- Located in quality neighborhoods that have good proximity to major job centers;
- Large lots (the primary value is the land value);
- Not located on a busy thoroughfare, near a highway or near a railroad;
- A street location with some kind of premier feature (by a cul-de-sac, on a street with a tree-filled median, etc.);
With a home that is liveable and can be rented. Typically, new construction homes come with a higher purchase premium and “true fixer-uppers” require too much investment.
Regardless of the economic and political climate, our approach has been the same: Every situation is unique. We use data to create custom solutions for our clients, present this to them, and have candid conversations on what they should do given the situation.
Q: How does the recent events (pandemic, stock market crash, oil price war) compare to the panic around the Houston floods in the past?
A: The flooding in Houston created a far worse sense of panic (especially for people who had flooded homes and needed to evacuate). The flooding in Houston was also more disruptive as tens of thousands of Houstonians gave of them time and resources to help flood victims.
Currently, the Coronavirus pandemic hasn’t “hit home” as most people don’t know anyone who has yet been affected.
More concerning, however, is the fact that oil prices have crashed to levels not seen for 5+ years. The implication of this crash is that nearly all oil and gas companies are operating at a loss and will need to make sizable personnel cuts.
While most of these cuts haven’t happened yet, a good number of individuals in the industry are concerned for their jobs.
We’re already having conversations with our clients in the industry. Given the volatility of the situation, the urgency of the response is critical.
Q: What is the state of the luxury market today? How does it compare to last year and before the recent developments?
A: The state of the overall real estate market today is not very different than it was 30 days ago.
In the central Houston area, the luxury market (as defined by properties over $1M) saw record pricing, sales price per square foot and transaction volumes in 2019.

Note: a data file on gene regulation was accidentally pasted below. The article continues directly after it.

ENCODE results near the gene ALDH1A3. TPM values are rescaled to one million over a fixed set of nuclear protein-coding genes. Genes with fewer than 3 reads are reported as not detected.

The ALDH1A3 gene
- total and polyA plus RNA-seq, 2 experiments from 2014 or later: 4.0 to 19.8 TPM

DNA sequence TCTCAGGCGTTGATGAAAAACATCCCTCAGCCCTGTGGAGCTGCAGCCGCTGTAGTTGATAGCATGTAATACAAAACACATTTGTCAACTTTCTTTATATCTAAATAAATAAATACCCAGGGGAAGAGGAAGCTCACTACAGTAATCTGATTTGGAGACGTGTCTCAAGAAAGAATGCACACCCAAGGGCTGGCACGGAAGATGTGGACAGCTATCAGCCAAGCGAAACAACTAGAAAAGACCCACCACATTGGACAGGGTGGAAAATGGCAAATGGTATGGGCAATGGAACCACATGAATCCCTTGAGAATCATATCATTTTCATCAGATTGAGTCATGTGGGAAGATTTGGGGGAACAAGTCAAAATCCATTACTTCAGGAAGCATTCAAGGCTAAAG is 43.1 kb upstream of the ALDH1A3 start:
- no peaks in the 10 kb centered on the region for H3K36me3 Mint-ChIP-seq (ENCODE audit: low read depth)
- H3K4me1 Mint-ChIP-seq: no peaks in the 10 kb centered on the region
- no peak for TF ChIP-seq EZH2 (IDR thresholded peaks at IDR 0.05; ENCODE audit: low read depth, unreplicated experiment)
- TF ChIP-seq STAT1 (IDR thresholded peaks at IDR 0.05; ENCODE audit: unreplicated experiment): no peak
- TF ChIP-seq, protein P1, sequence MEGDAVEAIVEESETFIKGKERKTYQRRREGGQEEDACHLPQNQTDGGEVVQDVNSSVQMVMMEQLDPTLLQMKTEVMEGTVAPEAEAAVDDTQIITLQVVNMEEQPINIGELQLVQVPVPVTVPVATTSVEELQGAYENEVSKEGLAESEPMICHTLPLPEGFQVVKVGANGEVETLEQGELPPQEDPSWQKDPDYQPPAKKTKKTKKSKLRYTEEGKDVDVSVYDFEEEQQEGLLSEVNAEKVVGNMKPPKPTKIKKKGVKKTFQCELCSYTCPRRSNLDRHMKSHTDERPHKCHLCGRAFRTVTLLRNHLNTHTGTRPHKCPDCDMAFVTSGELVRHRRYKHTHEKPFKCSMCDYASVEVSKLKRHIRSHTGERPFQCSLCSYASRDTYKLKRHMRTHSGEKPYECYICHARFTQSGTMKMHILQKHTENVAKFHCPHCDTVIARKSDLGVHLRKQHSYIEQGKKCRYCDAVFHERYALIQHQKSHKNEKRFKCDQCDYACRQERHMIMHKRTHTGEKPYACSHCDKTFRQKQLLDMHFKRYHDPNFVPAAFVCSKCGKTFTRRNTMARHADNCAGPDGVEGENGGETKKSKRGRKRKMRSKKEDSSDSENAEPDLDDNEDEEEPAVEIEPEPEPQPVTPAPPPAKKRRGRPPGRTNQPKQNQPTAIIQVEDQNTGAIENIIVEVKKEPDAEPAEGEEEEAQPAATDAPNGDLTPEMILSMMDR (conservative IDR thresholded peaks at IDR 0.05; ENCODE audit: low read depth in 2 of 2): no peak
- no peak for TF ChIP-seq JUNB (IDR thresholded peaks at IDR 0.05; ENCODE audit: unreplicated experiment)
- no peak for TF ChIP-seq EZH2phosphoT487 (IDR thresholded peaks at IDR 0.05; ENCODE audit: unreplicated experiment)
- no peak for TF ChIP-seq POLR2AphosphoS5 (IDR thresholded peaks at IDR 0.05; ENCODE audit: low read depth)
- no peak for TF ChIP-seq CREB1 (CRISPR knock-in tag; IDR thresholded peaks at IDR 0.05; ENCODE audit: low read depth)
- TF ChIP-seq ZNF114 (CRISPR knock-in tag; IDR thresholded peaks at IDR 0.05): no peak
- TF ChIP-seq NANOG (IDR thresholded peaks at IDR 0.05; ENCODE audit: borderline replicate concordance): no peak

The two primary drivers of growth in the luxury market were 1) Job growth, 2) record levels of wealth in the stock market. Specifically, the Houston MSA added over 80,000 jobs in 2019 (including a large number of doctors, lawyers, professionals and executives). In addition, the Greater Houston Partnership was forecasting additional job growth for 2020 notably in the health care, financial and professional service industries.
Above you can find the current trends (through yesterday) on showings, active listings, price reductions and homes going under contract.
Within the luxury market (Houston homes over $1M) the public data from the largest showing service reports that there have been 886 showings from March 1 through March 18, 2020.
This compares to 943 showings from March 1 through March 18, 2019 – a drop of about 6%.
Q: Going forward, what are you keeping an eye on in terms of factors that may impact the luxury segment?
A: Watching the real estate market based on recent closings is like driving a car through the rear-view mirror.
In the best case, recent sales give you a reflection of what was going on 30-45 days ago.
In addition to comparable sales, we’re watching about 20 different, leading indicators.
Notably, we’re watching data around showings, offers, homes going under contract, homes coming back on the market, withdrawals, price reductions and trends daily.
Our team is also having hundreds of conversations daily with buyers, sellers, other agents, vendors to get a pulse on how people are feeling during this difficult time.
Q: How are you finding new ways to market your listings given the pandemic scare and potential full lockdown?
A: We’ve recently implemented a new “Houston Properties Team Guaranteed Clean” showing program for our listings.
With this program, we accompany all showings, meet prospective buyers at the door with masks, gloves, disposable shoe covers to help guarantee safe peace of mind from transmitted germs for both the buyers and sellers.
We’re also building virtual walkthroughs of our listings. We expect more people to opt for virtual showings until the situation improves.
Q: How are low-interest rates affecting the market?
A: With interest rates at an all-time low, homes are more affordable. Buyers are factoring this into their purchasing decisions as many are evaluating home options based on their monthly mortgage rates.
We have also been seeing a number of people reaching out because they’ve seen low rates being advertised and they’re looking for investment opportunities. This is something we’re advising potential sellers to look at as well – if we can get ahead of the curve, these opportunities will be out there.